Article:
Not only did we get to spend time in Byron Bay with the Hamiltons, but we also got to show off our neighbourhood, the Lower North Shore and the greater Harbour district to them as well.
Spring in the Southern Hemisphere begins in September lasting through to the end of November and the start of the hot (hot) Australian Summer. That passing of the seasons is marked in the penultimate weeks of Spring with the bloom of Jacaranda trees. Lasting for only a few weeks they add a splash of Lavender colour to the neighbourhoods of the Lower North Shore.
Native to Brazil and Argentina, the blue flowering Jacaranda (jacaranda mimosifolia), was introduced to Australia in the 1850s by the British Colonialists after they discovered the Portuguese planting them in South America.
Most of the action centres around McDougall Street, a narrow sloping street, tree lined on both sides, and leading down to the Sydney Flying Squadron. They create a wonderful canopy.
Unfortunately for the locals the word is out about the street and it is swamped with tourists, some lying in the road to get that Instagram worthy photo. Maybe the Council could look into setting up a proper ‘Festival’ to cater for the increased fanfare these events bring.
We were able to get a few great snaps on our first walkabout around the area.
Another local treat in Kirribilli is located in bays 3 and 4 of the Harbour Bridge’s northern aqueduct. The Classic Throttle Shop was established in 2003 by Rory and Karin Johnston and his home to a vast array of collectable, rare and classic cars.
Iain was like a kid in a sweet shop and quite right too. There was an absolutely amazing red 1985 Lamborghini Countach and a nice pair of McLarens. There were also a good selection of Ferraris as well.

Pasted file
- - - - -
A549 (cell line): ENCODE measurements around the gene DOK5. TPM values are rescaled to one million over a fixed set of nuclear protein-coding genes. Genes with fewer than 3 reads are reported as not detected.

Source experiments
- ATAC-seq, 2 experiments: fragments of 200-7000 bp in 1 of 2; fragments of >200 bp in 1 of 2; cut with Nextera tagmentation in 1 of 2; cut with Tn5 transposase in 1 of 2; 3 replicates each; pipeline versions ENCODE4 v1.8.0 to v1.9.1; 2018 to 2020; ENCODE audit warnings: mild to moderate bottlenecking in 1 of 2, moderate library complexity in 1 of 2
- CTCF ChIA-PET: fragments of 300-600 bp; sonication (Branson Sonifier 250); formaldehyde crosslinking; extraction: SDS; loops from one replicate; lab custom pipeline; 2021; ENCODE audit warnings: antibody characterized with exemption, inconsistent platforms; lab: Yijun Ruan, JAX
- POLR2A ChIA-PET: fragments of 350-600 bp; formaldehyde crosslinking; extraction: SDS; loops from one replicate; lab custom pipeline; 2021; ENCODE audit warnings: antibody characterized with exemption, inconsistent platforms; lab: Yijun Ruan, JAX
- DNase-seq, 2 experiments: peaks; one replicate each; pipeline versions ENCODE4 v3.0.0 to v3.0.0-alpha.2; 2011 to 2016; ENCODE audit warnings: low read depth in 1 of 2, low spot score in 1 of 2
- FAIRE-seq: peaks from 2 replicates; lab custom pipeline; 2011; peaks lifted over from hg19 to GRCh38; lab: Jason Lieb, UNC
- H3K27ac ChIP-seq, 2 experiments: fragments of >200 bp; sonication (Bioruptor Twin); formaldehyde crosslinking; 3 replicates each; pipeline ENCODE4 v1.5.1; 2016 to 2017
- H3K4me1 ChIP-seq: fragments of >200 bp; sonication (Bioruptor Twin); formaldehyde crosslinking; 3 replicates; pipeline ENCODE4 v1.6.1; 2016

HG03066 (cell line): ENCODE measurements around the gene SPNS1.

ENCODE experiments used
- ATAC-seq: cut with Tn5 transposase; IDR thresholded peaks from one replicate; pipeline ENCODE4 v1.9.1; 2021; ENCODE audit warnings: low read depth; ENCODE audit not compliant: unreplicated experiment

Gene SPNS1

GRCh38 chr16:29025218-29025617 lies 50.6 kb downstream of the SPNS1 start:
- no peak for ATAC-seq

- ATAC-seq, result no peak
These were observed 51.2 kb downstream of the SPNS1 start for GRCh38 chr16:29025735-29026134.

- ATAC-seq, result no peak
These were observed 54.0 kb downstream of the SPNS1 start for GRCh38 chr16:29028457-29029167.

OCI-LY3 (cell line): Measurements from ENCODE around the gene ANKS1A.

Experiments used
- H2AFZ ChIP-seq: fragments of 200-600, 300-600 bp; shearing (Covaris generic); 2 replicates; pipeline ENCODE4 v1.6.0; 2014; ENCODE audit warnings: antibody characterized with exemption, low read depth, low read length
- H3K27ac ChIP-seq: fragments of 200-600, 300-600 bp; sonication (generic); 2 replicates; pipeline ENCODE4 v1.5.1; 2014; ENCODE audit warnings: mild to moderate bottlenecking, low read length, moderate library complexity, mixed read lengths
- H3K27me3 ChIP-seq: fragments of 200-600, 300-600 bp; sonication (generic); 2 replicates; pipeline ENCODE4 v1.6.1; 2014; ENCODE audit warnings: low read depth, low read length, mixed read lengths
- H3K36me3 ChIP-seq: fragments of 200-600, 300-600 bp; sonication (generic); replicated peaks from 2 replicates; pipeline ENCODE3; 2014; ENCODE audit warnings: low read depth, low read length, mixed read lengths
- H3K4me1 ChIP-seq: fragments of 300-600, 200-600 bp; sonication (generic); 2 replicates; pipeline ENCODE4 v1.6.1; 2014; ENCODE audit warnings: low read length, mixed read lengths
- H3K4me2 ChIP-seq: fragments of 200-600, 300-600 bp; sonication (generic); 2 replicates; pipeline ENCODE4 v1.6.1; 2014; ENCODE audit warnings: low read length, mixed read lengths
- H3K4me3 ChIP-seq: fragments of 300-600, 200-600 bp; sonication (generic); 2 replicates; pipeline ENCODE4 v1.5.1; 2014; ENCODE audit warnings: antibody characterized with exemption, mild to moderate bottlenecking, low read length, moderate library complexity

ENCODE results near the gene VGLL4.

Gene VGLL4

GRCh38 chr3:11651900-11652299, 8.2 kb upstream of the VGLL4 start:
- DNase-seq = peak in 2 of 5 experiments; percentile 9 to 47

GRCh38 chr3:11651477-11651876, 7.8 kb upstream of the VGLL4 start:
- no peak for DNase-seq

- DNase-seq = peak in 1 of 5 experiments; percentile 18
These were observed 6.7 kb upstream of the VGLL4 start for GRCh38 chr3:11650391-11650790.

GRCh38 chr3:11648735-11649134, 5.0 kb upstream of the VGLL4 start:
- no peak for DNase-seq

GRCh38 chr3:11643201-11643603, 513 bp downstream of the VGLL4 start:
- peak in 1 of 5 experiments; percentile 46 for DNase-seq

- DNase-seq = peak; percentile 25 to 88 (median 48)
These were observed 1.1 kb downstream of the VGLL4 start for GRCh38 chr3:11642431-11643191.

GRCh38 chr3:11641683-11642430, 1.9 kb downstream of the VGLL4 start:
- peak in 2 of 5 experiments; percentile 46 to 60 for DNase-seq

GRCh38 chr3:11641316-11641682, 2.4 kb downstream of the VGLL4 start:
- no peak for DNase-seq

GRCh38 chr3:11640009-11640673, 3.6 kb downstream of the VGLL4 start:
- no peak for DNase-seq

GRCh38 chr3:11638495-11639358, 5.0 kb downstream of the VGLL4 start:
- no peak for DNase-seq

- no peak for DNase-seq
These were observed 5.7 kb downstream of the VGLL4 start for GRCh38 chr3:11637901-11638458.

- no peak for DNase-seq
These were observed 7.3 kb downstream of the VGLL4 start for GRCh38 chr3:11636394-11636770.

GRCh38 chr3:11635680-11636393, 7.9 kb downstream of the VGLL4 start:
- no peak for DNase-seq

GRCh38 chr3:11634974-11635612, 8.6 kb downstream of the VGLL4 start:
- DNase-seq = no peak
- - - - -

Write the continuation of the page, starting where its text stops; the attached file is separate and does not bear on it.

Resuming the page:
We will never get tired of living in the North Shore. There is so much to do on our doorstep and with easy ferry access we are able to show off the best parts of Sydney to visitors. Iain and Bernadette were no exception. The typical itinerary starts at the Rocks, Sydney’s historic dockland precinct. We walked through the markets and around the old Bonded warehouses before circling round to Circular Quay. The ultimate destination is on Bennelong point to the west of Circular Quay. Sydney Opera House.
Past the steps to the Opera House is a park entrance. Here are the the Royal Botanic Gardens and around to Mrs Macquarie’s Chair, a hand-carved rock bench and the favourite lookout point for Elizabeth Macquarie, wife of the 5th (and last) autocratic Governor of New South Wales – Major General Lachlan Macquarie (Previously from the Outer Hebrides in Scotland).
On another day we even ventured a bit further to Rose Bay. From 1938 to 1974 this was the site of Sydney’s first (and for a long time – only) International Airport. Seaplanes would land here at the end of the ‘Kangaroo Route’ from London. A journey that took 10 days and over 30 stops including Darwin, Singapore,Calcutta and Basra. We popped over as we had surprised Iain and Bernadette with a Seaplane tour of the harbour with Sydney Seaplanes.
They see me bowling…
A great weekend activity in Sydney is to go and play some lawn bowls. Now I know what you are thinking? All those whiter than white uniforms, formal shoes and stuffy rules is not really a hip thing to do. Certainly not in Sydney with visitors in town.
At the turn of the millennium all 2,000 Lawn Bowl clubs across Australia agreed to relax the rules on Dress Code and membership. A gambit to entice a new generation of players and their cash into the Greens.
This would be Iain’s first taste of Bare Foot Bowls…
We are happy to report that after a brief discussion of the rules with the instructor and wiping the floor with us (and all our friends) that he loved the change of format. Maybe he can bring some fresh ideas to Northfield Avenue Bowling Club.